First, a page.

Monday, May 27, 2013

May 27, 2013

(Obligatory 'Random thoughts on the IPL' post of the year)

1. If there is a single piece of imagery that succinctly captures the essence of this whole sordid IPL season -- no, make that the entire IPL -- it's the super slow motion footage (accompanied by faux operatic music, natch) of the scantily clad oxy blonde East European hooker cheerleader dancing with gay abandon, her face frozen in the rictus of feigned joy while holding an open Pepsi bottle that spews out its carbonated sugary poison all over the place, also in super slow motion. Lust, gluttony, greed, pride -- all there. Throw in  some footage of Sreesanth glaring balefully at a batsman while having a towel stuck in his waistband, and you've got wrath and sloth covered as well (brownie points if you figure out how sloth is involved).

2. In related news, the Oxford English Dictionary has decided to replace the present definitions of the words/phrases 'chutzpah', 'cojones', and 'conflict of interest' with just a single picture of Srinivasan. They claim that this change will save them about 0.13% in space, while adding 78% in clarity and simplicity to the definitions.

3. On a more serious note, the reaction of the BCCI president reminds me of Bill Clinton's impeachment troubles. The spin then was that it was a witch hunt that had to be resisted at any cost. What transpired subsequently, in terms of prosperity and economic growth ("It's the economy, stupid"), is purported to have vindicated this stand (ignoring the dotcom bust, and other downsides to bubble economics). Whether this is true in this case as well remains to be seen.

4. If the BCCI president has been able to stand up so far to the powerful forces arrayed against him, this either means that a) he has powerful backers in his corner supporting him behind the scenes or b) he has a few aces up his sleeve that serve as leverage. If you believe that the match/spot fixing scandal emerged as the result of genuine sleuthing and has nothing to do with the moves on the grand chessboard to control the riches offered by Indian cricket, I have lifetime season tickets for two for the hospitality box in all IPL matches to sell to you at a 90% discount.

5. The electronic media's coverage of the spot fixing scandal has been over the top as usual. While this is expected, Deccan Chronicle have also joined the party with their front-page attacks on Srinivasan. No doubt they're getting their revenge for some slight they suffered at his hands when they had a horse in the IPL race.

Friday, May 24, 2013

Building a Lisp Interpreter from Scratch -- Part 9: Serialization

(This is Part 9 of a series of posts on pLisp)

(Note: This post is quite out of sync with the code base; please see Part 13)

Serialization in pLisp is an all-or-nothing thing, i.e. not at the level of individual objects, but at the image level. You can invoke the CREATE-IMAGE special form at any point (at the top level, in the middle of execution, or while in debug mode) to dump the image to the hard disk to a file of your choosing. Loading the image is done by invoking pLisp with the file name as the argument.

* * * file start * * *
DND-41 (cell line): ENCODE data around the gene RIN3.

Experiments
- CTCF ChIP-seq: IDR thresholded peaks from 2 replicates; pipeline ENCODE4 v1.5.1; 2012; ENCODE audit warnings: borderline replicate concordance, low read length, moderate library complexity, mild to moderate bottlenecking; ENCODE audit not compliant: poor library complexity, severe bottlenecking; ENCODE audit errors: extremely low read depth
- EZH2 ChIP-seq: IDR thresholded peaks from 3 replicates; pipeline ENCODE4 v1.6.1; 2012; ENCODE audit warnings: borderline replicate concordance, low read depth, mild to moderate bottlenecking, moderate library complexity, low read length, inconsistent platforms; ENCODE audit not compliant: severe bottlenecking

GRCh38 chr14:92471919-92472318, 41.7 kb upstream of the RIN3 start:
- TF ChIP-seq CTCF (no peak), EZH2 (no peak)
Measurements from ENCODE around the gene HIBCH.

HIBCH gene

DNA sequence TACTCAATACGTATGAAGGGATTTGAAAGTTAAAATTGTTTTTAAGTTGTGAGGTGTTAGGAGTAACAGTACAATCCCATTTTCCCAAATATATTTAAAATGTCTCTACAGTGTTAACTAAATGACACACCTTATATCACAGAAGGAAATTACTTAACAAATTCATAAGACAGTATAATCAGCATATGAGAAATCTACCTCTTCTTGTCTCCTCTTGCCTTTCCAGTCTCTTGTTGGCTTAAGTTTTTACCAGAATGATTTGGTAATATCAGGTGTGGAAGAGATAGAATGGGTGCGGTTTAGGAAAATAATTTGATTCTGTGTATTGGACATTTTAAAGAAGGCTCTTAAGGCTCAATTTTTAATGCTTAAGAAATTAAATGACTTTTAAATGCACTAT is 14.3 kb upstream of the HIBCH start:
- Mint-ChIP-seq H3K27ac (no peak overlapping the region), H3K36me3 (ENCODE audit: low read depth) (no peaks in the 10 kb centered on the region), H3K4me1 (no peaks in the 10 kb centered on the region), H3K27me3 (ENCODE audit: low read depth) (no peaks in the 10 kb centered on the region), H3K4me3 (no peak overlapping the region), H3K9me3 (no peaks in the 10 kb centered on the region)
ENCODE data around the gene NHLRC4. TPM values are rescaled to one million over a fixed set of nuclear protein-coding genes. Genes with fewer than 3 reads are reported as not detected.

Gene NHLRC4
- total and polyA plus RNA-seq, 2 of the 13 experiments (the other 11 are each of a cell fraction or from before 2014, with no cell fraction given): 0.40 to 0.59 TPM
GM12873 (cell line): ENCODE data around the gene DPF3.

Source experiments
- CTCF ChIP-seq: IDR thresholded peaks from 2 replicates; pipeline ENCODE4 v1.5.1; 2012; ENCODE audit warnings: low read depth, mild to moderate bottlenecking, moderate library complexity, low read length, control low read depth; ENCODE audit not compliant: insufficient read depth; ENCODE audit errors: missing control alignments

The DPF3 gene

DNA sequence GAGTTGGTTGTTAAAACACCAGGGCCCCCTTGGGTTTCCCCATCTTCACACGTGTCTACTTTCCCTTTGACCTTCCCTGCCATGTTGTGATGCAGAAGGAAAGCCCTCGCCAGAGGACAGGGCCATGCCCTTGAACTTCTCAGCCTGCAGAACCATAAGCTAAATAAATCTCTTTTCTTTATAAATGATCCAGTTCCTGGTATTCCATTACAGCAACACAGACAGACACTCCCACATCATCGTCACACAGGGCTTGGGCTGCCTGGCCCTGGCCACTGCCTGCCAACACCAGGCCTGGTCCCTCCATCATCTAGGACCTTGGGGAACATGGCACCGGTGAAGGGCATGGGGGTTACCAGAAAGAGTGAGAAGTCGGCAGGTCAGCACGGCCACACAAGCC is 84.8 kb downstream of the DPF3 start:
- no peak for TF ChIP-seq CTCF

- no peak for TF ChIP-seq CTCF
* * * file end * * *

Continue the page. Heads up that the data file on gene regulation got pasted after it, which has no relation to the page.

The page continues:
$ ./plisp

Welcome to pLISP. Type 'quit' to exit.

USER> (defun fact (n)

        (apply * (range 1 n 1)))

USER> (fact 10)
USER> (create-image "test.image")

$ ./plisp test.image
Welcome to pLISP. Type 'quit' to exit.
USER> (fact 10)
USER> quit

Nifty. An even more powerful aspect is the ability to do this in the middle of a debugging session (Hi, Smalltalk. It's been a long time, we should catch up sometime soon.):

$ ./plisp
Welcome to pLISP. Type 'quit' to exit.
USER> (let ((x 10))
        (* 2 x))
DEBUG> (create-image "debug.image")
DEBUG> (resume)

$ ./plisp debug.image
Welcome to pLISP. Type 'quit' to exit.
DEBUG> (resume)

Astute readers will observe that starting pLisp with the image takes us directly into the debugging session that was active when the image was created. The real utility of this feature is in allowing us to share the image file with somebody and enlist them in our dirty debugging efforts.

All these good things are possible courtesy of the TPL serialization library (thanks Troy, especially for help with the tricky bit involving packing arrays inside structs). The following variables capture the complete state of pLisp, and serializing/deserializing them is all it takes:


images.c is the place where all this action is.

Update: One feature not yet implemented is the serialization of references to foreign function libraries: if we load a bunch of .so's and then create an image, the handles to these libraries will be lost when we invoke pLisp with the image file. The way out is to serialize an array of strings containing the shared library names, and then do a dlopen() on these libraries afresh.

Monday, May 20, 2013

May 20, 2013

Quick, what's the first thing that comes to mind when you hear the word "shochaley"? If you answered "Vidya Balan", pat yourself on the back and stand in the line over there for your lollipop. I understand the importance of proper plumbing, the need for celebrities to lend their time to worthwhile causes, and so on, but if somebody told me that roping her in for this ad was a plot concocted by her rivals to damage her brand ("Jahan shochaley, vahan Vidya Balan"), I'll probably nod my head in thoughtful agreement.